Last week was the Black Church Week of Prayer for the Healing of AIDS and I participated in events in Kansas City, MO and Kansas City, KA. I was the guest speaker on a six-stop high school tour sponsored by the Balm of Gilead and Calvary Community Outreach Network. The week went by pretty smoothly. The high school students soaked up the information. For me? The last school I visited brought back memories.
Rev. Gilmore introduced me at the final school on the tour, Southeast High School. During his introduction, he mentioned that I was on Oprah, BET’s 106th and Park and so on. He then told the crowd that he knew that some of them were wondering why they had to sit there and listen to an AIDS talk and that maybe they were thinking it wouldn’t relate to them. Out of the 300 students in the gym, I heard several make sounds of agreement, followed by laughter. As I walked up to the mic, my legs began to get weak and I had a flashback of being in high school. I remember being a part of that laughter and probably being in agreement with these students and my eyes began to water.
I walked up to that mic MAD. I was mad because I was right where they were five years ago. Looking out into that crowd, I saw my friends and myself. They continued to do their own thing while I stood there, playing with their PSP’s and cell phones. I usually start off my speech from the time I found myself in a hospital bed but this time was different. I started off in high school when I was just like them. When I opened my mouth and told them that I was looking into a mirror and I never cared about HIV either. That it took me to be infected with the virus to care. They got quiet.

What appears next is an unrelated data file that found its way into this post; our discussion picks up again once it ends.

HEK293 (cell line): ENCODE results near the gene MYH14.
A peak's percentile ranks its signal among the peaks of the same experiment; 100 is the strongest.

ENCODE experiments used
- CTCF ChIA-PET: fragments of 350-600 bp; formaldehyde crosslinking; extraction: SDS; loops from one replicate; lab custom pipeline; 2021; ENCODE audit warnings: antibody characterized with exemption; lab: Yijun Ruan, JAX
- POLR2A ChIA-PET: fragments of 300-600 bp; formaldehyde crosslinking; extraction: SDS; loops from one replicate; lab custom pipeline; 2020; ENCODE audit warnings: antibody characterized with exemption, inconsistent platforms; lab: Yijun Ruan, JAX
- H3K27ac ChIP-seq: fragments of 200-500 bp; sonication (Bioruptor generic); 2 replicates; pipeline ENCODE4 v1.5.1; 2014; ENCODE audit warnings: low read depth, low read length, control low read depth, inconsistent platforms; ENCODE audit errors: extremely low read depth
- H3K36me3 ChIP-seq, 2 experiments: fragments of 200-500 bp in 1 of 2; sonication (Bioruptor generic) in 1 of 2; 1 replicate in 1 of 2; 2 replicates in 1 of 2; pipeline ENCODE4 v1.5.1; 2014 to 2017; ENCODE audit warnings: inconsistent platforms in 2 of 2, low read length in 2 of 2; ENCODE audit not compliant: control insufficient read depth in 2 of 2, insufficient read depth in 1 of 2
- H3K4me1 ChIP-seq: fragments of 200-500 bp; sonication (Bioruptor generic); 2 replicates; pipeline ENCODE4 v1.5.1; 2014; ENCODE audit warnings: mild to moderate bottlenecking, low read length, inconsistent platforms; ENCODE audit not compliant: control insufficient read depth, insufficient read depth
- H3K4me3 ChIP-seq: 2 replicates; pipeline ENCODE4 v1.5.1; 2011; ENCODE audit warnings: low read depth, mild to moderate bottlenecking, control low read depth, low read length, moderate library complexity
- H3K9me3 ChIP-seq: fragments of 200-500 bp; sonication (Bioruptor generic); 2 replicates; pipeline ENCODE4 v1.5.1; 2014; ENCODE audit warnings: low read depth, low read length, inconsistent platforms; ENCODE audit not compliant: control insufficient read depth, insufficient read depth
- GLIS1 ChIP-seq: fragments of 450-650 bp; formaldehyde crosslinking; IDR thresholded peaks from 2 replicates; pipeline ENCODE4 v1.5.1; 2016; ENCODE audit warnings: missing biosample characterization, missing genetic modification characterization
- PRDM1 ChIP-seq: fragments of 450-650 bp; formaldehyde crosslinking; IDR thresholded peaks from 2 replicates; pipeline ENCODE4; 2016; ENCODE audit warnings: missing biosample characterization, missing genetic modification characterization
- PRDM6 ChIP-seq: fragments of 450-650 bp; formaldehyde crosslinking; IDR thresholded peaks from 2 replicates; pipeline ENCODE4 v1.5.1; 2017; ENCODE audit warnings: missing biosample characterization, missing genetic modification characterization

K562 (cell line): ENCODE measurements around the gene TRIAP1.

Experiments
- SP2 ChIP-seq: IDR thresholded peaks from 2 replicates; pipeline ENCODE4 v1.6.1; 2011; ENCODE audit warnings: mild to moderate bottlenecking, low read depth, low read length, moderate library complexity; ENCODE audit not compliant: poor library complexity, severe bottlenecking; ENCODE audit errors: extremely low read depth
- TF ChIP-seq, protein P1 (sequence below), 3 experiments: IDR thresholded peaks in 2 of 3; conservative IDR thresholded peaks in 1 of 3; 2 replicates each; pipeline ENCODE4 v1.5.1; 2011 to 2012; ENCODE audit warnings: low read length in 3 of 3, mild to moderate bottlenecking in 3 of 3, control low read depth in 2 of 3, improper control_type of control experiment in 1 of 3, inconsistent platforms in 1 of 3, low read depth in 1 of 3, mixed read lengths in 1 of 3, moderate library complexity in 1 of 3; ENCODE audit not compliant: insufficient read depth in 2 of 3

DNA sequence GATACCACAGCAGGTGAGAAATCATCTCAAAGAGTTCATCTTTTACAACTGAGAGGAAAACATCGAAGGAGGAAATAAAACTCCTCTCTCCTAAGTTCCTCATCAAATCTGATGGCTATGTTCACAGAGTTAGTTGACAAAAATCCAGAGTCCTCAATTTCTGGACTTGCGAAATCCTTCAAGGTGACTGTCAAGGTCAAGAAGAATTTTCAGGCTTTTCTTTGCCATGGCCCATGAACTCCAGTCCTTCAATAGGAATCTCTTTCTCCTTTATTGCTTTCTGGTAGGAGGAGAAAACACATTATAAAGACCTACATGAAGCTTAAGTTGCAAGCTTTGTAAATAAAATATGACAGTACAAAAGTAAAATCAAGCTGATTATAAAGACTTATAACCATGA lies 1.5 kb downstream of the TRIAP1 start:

In the middle of my speech, a girl’s cell phone rang. I was fine with it until she decided to answer it. I stopped my presentation and asked her if she was done with her call. You see she was a bit confused, thinking that I was there for me. No, baby; you see I already have HIV. I am here for you, to help make sure you do not get the virus. I had her complete attention at that time. I was not going to have it any other way. I lived my whole life thinking HIV was a word, not an acronym. I did not know it stood for something and that the something related to me.
I finished the presentation more relieved than I have ever been. I answered the typical questions: Do I still have sex and do I date? But then I was asked what HIV does to a person’s body. I told them that HIV simply lives in the blood stream and weakens the immune system. Then I told them that FOR ME, HIV is not that hard to live with. Ironically, the worst side effect is usually having to deal with ignorant and uneducated people.